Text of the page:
Reader Question: What is the Difference Between a Roth IRA and an ETF?

Roth IRA BasketAs long as you keep sending me questions, I’ll do my best to answer them each week (if you’re comfortable letting me).  You can ask a question here.

This week’s question comes from Solomon, who was wondering what the difference is between a Roth IRA and an ETF…check it out:

 

The Question

I have a Roth IRA that I have been putting money into. I’ve read all about them and I thought I understood it all. Then I decided I wanted to try out some ETF investing. I do both of these things through Vanguard. I opened a brokerage account with Vanguard, but the money I transferred over (and used to buy ETFs) counted towards my Roth IRA contributions. I’m okay with this now, but it has me a little confused.  Do I need to open another brokerage account to use money that WON’T go towards my Roth IRA contributions? What am I missing?

 

The Answer

Thanks for reaching out Solomon.  I think the easiest way I can answer this question is to describe a Roth IRA.

A Roth IRA is a like a picnic basket for your retirement.  It just holds everything you need, and has certain rules attached to it.  Inside the picnic basket that is your Roth IRA, you can invest in just about anything you want: including ETFs.

I think it is confusing because at many brokerages, Vanguard included, you have to transfer money to them first, and then into the Roth IRA.  And once it is in the Roth IRA, it still just sits in cash until you do something with it.  The important thing is to not pull it out, like you learned the hard way.

Once you have your cash deposited into your Roth IRA, you simply pick out the stocks, bonds, ETFs, or mutual funds you want to invest in, and execute the trade within your Roth IRA.  There is no need to open another brokerage account just to trade ETFs.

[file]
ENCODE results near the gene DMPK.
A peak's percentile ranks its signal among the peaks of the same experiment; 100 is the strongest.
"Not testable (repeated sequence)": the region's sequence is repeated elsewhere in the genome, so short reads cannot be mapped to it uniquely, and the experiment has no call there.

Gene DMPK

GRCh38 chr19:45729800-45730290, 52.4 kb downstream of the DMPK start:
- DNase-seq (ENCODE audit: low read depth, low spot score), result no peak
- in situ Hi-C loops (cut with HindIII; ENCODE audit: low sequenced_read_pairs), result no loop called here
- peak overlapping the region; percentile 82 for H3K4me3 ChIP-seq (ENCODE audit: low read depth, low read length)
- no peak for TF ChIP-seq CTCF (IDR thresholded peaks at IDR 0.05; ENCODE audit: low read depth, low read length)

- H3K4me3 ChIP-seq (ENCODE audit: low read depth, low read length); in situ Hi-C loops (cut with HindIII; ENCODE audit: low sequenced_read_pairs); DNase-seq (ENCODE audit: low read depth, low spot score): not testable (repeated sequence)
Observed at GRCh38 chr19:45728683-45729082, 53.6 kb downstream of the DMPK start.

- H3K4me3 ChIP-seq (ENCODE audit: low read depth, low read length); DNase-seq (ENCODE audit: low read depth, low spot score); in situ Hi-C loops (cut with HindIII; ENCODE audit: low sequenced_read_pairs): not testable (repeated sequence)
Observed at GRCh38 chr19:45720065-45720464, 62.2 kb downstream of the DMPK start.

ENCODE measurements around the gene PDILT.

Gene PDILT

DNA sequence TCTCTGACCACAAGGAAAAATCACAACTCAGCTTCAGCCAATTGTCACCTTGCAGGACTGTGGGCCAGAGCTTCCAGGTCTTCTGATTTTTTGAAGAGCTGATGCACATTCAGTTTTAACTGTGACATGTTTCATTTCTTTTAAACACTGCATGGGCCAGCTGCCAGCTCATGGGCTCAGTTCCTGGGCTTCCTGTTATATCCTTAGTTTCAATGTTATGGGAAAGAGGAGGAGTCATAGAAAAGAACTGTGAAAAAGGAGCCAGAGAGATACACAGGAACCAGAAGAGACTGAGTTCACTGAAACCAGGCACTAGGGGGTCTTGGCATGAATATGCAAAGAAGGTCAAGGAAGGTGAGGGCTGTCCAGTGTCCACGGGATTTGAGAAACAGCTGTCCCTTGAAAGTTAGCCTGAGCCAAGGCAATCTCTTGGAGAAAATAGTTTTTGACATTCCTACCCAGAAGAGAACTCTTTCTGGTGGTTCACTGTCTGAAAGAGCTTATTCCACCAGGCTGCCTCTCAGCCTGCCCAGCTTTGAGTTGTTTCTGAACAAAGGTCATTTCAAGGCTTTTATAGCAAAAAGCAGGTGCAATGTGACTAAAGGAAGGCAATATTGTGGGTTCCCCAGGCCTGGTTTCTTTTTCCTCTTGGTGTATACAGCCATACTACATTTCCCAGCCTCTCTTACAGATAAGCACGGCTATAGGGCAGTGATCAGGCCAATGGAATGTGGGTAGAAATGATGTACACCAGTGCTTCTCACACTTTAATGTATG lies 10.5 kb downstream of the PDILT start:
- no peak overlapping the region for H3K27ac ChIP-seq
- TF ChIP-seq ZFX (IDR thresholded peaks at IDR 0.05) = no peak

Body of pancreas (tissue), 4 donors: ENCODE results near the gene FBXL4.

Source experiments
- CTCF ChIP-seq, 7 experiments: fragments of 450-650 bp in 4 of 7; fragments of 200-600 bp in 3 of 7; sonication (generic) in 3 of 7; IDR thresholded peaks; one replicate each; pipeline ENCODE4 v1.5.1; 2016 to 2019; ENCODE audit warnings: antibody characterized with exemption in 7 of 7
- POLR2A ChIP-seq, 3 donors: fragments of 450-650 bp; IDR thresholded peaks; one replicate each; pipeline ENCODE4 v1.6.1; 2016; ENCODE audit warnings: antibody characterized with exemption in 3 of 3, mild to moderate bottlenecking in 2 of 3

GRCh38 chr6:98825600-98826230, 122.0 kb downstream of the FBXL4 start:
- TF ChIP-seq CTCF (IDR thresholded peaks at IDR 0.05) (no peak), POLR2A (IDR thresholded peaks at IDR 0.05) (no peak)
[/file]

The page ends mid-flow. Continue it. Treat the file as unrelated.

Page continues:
Over the past few years, I’ve put together quite a few articles on Roth IRAs that you may want to check out:

Finally, if you’d like more general investing information, you can check out my Investing 101 Resource Page.

Readers, do you have any thoughts on the right investments for a Roth IRA?

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Comments

  1. says

    I actually just went through the process of opening up a brokerage account for my Roth IRA with Vanguard, so I think I understand what your confusion is. If you want to invest in stocks or ETFs with Vanguard, you need to do so in a brokerage account, which has to be linked to a money market fund. But your taxable accounts must be kept separate from your IRA, so if you want to invest in stocks or ETFs as part of your taxable investments as well as part of your IRA, you need separate brokerage accounts and separate money market funds. Vanguard doesn’t make this as easy as I’d like, but if you give them a call, they can help you set up the accounts. You should have four accounts total: one taxable account that can hold mutual funds and your money market fund, one taxable brokerage account that is linked to that money market fund, one IRA account that can hold mutual funds and another money market fund, and finally an IRA brokerage account that’s linked to the IRA money market fund.

  2. Yong says

    The way I understand it is: investment (ie brokerage) accounts and roth ira accounts are the same in that they are both used for any investments, including stocks, bonds, mutual funds, ETFs, and commodities, real estate. Therefore ETFs are just one of many types of investment you can make in either a regular brokerage account or a roth ira account. The difference is that: brokerage accounts are taxable, roth ira accounts are not(with a few rules as follows); brokerage accounts you can put in as much money as you want, roth ira you can only put in a certain amount per year(it varies); brokerage account earnings can be taken out but as i said, subject to taxation; roth ira earnings cannot be pulled out until you are 59 yrs old and the money has to be in the account for at least 5 years, if you do break these rules the money you take out is subject to penalty. Now why is roth ira called a retirement account? Because it is designed to attract people to save(invest with no taxes) and keep money in the investment (penalties) until you’re near your retirement age.

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